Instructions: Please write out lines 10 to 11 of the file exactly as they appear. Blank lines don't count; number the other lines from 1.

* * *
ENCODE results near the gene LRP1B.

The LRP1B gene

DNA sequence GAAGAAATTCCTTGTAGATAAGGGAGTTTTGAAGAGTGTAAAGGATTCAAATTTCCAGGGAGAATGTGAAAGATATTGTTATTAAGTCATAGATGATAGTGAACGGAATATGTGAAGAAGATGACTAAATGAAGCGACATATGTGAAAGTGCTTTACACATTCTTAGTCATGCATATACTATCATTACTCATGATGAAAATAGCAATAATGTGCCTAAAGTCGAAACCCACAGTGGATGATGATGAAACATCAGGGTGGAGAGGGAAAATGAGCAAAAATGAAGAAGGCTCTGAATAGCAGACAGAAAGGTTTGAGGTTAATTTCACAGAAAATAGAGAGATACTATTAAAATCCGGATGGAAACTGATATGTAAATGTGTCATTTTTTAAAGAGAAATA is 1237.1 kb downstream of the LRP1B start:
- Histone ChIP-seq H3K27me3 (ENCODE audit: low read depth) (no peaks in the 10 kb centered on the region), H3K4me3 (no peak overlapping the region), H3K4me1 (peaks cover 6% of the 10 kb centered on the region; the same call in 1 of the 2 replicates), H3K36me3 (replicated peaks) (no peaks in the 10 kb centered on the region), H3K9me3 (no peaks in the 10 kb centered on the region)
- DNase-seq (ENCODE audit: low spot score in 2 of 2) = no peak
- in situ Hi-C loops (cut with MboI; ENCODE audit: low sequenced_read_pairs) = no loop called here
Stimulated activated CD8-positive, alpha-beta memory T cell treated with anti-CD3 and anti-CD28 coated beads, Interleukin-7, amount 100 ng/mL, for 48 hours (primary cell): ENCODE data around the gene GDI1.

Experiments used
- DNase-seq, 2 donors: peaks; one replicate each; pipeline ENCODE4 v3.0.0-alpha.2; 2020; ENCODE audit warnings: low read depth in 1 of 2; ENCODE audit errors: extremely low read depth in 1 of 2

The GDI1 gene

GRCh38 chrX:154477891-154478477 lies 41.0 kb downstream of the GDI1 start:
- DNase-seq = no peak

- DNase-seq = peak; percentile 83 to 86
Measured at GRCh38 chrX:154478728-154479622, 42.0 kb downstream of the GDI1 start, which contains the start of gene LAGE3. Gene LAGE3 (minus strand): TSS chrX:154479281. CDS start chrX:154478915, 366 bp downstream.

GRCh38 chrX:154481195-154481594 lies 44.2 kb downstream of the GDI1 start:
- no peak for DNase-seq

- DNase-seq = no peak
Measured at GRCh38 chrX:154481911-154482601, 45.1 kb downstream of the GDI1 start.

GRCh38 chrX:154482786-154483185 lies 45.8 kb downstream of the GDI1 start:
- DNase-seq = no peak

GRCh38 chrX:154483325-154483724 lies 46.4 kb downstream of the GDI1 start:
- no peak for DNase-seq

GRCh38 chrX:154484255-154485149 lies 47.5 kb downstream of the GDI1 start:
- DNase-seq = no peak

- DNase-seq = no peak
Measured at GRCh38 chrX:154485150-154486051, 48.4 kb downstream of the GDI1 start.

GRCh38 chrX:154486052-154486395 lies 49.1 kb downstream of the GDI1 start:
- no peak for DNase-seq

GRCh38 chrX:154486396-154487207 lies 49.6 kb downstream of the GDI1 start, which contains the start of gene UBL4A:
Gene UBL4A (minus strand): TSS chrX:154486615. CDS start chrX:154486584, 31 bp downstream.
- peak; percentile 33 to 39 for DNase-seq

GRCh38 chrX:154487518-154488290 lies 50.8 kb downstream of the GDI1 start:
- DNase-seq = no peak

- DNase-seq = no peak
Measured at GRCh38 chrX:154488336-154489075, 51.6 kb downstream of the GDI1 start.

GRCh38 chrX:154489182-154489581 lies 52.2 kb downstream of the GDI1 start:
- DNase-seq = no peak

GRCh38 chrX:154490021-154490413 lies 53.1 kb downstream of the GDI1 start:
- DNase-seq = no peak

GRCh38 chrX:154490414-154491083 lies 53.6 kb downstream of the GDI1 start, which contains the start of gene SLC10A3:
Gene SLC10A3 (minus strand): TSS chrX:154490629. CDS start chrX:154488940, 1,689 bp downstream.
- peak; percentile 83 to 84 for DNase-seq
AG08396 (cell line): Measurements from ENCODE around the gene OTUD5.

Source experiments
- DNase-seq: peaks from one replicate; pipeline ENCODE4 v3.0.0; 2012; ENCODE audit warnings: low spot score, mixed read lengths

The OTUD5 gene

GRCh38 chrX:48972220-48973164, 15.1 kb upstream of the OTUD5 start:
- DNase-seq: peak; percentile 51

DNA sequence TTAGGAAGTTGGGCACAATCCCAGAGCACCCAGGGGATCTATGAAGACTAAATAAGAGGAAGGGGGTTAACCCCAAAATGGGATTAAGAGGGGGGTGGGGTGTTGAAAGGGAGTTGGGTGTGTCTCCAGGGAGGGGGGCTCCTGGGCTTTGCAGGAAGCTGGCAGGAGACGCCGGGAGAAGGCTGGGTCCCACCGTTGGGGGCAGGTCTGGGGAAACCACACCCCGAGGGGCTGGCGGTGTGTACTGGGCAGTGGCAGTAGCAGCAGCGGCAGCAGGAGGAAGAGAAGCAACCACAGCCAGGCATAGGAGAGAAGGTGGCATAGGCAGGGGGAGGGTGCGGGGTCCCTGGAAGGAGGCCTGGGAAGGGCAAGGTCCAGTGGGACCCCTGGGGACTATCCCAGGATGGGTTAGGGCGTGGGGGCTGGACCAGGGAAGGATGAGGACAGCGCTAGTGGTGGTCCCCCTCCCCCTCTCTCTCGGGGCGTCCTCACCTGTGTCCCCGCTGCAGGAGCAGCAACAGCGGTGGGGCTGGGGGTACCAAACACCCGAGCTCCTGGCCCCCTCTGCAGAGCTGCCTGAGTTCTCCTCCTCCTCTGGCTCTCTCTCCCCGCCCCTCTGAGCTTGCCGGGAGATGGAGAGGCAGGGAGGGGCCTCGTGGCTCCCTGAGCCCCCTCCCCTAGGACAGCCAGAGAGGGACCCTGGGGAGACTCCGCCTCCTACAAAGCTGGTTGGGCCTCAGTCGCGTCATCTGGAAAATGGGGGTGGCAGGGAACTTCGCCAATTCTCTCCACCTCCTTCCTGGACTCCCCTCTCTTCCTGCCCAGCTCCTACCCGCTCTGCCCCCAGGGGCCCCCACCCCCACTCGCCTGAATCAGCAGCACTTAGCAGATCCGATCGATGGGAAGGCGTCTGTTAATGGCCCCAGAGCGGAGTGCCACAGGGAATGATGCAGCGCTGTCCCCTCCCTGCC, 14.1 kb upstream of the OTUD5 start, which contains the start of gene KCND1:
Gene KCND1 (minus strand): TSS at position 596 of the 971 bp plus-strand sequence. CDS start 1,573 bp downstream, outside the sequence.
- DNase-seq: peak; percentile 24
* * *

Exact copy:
The GDI1 gene

GRCh38 chrX:154477891-154478477 lies 41.0 kb downstream of the GDI1 start: